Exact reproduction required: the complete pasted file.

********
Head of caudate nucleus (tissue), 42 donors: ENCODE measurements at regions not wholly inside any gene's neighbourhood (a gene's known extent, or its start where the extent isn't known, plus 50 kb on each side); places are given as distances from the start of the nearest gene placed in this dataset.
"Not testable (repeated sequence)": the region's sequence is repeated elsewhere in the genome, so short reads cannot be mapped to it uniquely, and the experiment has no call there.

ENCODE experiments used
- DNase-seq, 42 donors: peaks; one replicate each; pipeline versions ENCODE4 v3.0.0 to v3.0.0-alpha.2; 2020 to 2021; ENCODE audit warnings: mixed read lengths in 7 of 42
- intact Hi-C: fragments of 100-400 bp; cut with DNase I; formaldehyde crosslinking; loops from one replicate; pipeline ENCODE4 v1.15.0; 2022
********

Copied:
Head of caudate nucleus (tissue), 42 donors: ENCODE measurements at regions not wholly inside any gene's neighbourhood (a gene's known extent, or its start where the extent isn't known, plus 50 kb on each side); places are given as distances from the start of the nearest gene placed in this dataset.
"Not testable (repeated sequence)": the region's sequence is repeated elsewhere in the genome, so short reads cannot be mapped to it uniquely, and the experiment has no call there.

ENCODE experiments used
- DNase-seq, 42 donors: peaks; one replicate each; pipeline versions ENCODE4 v3.0.0 to v3.0.0-alpha.2; 2020 to 2021; ENCODE audit warnings: mixed read lengths in 7 of 42
- intact Hi-C: fragments of 100-400 bp; cut with DNase I; formaldehyde crosslinking; loops from one replicate; pipeline ENCODE4 v1.15.0; 2022